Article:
Inflammatory stomatitis is an immune-mediated disease in which the patient develops severe redness, pain, and irritation of the gums.
There are several potential causes of inflammatory stomatitis, but in many cases, a cause cannot be found. (Rarely, the inflammation is a response to exposure to an oral irritant such as a house plant or cleaning solution.) There are some patients that develop inflammation after a medication or vaccination causes an aberrant immune response.
Occasionally, normal oral bacteria can trigger an overzealous inflammatory response.
Some pets are sensitive to certain types of protein or additives in food.
Some pets appear to have a genetic predisposition to chronic, unexplained inflammation of the mouth. This is more common in certain breeds of cats.
Poor appetite, halitosis, discharge, redness, and pain are the most common signs. Patients may rub at their mouths, drop food, or chew with exaggerated movements. These signs may be chronic and wax and wane, or come on suddenly and be quite severe. Some patients will have a partial response to antibiotics because it reduces the secondary bacterial infection in the mouth.
Because there are a variety of potential causes of inflammatory stomatitis, your veterinarian may suggest several tests to determine the cause.
Blood tests may be used to look for other causes of inflammation, such as kidney or liver disease, as well as to assess your pet’s general health status.
Radiographs (X-rays) are often taken to look for tumors because aberrant immune responses are sometimes seen as secondary to tumors in other organs.
An ultrasound may be used if an abdominal tumor is suspected.
The biopsy of the mouth is the most definitive way to confirm inflammatory stomatitis. The biopsy needs to be performed under general anesthesia because the mouth is generally quite sensitive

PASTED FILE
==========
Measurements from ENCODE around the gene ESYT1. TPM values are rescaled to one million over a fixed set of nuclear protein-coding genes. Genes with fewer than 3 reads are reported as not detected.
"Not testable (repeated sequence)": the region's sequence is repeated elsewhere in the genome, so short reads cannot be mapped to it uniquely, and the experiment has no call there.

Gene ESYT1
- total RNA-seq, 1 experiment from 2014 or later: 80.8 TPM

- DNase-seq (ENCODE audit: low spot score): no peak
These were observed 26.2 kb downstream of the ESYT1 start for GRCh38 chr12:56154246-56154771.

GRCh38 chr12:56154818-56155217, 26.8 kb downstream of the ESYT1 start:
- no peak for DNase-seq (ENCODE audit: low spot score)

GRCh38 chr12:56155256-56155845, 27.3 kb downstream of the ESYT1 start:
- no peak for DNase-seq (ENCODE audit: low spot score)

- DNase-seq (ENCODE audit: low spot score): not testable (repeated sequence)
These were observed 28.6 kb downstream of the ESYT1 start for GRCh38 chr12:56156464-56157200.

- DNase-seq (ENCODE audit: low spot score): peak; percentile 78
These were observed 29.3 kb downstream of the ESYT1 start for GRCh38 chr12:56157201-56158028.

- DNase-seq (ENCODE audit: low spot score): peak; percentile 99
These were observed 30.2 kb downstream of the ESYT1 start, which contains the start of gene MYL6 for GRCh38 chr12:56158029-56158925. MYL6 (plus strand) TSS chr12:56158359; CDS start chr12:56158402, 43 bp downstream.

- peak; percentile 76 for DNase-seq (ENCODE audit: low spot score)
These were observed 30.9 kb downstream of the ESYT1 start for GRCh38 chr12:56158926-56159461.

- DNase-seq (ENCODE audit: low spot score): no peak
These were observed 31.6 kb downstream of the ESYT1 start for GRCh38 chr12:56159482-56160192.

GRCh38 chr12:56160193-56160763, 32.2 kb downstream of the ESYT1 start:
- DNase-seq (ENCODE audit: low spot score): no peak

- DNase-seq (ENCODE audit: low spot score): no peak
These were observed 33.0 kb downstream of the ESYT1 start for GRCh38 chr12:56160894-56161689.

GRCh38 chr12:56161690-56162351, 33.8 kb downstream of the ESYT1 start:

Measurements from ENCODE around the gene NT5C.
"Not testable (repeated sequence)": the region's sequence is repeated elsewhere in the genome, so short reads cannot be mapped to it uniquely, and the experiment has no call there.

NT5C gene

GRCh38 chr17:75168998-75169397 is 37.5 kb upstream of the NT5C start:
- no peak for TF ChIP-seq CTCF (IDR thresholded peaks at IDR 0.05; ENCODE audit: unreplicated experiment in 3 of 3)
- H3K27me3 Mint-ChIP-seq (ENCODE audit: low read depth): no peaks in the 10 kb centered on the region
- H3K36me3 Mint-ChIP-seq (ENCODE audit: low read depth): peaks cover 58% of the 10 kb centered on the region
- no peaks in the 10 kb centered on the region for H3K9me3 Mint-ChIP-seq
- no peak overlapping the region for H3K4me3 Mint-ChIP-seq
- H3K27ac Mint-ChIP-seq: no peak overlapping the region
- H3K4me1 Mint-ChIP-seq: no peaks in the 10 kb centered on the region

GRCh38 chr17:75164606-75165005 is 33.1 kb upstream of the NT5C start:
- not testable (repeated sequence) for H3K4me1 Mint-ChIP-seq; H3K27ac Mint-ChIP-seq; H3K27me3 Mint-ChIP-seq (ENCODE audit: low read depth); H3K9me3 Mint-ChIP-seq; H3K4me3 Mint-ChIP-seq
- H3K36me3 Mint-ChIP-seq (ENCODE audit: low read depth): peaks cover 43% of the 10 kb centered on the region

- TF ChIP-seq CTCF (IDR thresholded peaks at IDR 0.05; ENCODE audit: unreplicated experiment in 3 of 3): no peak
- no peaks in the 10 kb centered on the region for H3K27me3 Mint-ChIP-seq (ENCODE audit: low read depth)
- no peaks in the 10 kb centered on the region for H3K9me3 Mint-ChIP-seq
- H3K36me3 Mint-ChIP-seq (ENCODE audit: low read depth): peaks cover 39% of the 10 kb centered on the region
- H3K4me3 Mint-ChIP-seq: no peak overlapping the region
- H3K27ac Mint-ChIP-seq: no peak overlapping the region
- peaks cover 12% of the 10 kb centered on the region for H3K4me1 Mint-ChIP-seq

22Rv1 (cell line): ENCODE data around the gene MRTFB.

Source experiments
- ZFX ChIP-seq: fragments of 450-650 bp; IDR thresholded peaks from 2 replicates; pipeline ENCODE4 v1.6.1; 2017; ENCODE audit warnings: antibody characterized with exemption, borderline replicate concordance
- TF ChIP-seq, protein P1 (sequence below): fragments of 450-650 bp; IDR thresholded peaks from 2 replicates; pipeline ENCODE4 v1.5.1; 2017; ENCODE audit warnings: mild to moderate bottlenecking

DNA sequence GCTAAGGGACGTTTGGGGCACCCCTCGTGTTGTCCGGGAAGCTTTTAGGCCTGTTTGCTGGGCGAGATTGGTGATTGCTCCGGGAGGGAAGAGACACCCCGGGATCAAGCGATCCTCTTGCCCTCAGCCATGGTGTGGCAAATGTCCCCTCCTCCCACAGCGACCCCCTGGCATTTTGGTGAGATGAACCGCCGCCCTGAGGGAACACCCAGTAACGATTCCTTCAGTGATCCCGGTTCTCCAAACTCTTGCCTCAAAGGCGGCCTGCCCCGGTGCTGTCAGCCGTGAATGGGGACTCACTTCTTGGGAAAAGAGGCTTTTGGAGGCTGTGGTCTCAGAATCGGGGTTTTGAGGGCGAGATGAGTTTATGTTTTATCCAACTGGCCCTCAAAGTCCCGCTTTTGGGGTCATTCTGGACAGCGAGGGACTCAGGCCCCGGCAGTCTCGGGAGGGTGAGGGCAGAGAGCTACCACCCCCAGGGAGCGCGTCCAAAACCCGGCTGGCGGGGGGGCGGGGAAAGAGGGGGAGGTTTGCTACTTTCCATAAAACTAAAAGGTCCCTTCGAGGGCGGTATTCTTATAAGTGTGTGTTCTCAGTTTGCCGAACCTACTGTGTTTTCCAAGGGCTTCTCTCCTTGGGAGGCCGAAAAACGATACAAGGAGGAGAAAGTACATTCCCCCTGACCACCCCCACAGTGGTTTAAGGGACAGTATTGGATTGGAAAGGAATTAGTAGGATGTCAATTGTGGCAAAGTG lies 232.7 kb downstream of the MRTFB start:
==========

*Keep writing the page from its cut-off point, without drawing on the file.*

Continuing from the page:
Results of biopsy samples are usually available within 5-10 days of the procedure.
Treatment of inflammatory stomatitis depends on the cause and characteristics of the inflammation determined by biopsy exams or other tests.
If the biopsy suggests that allergy to food or additives may play a role in the inflammation, a dietary change may be required. Short or long-term feeding tubes are sometimes necessary to address malnutrition during the period of significant oral pain and inflammation.
Many biopsies reveal that the inflammation has no apparent underlying cause, meaning that the immune system is laying down inflammatory cells in the mouth with no apparent underlying trigger. This type of overactive immune response is also seen with asthma, inflammatory bowel disease or eczema, where the immune system causes excess inflammation of the lungs, bowel, or skin. These cases of inflammatory stomatitis are treated with drugs that calm the immune response.
In some cases, there is more than one cause for chronic oral inflammation, and multiple therapies are necessary.
The prognosis for inflammatory stomatitis is generally good with directed therapy. It is sometimes difficult to orally medicate a patient with oral pain; this is usually a short term challenge. It is rare that the disease is life-threatening, but for some patients, quality of life continues to be poor even with therapy.
As with most inflammatory diseases, inflammatory stomatitis is a nuisance to the pet as well as the family. The oral pain, discharge, and odor generally improve in the early weeks. Many cases are somewhat difficult to treat and require multiple trials before a balance is established with appropriate medication. It is important to be patient in the first few weeks and months after diagnosis.
Long Term Follow-Up
Some of the medications to treat inflammatory stomatitis (particularly immunomodulators) have side effects and require periodic monitoring with blood tests. Your veterinarian will inform you if such tests are necessary.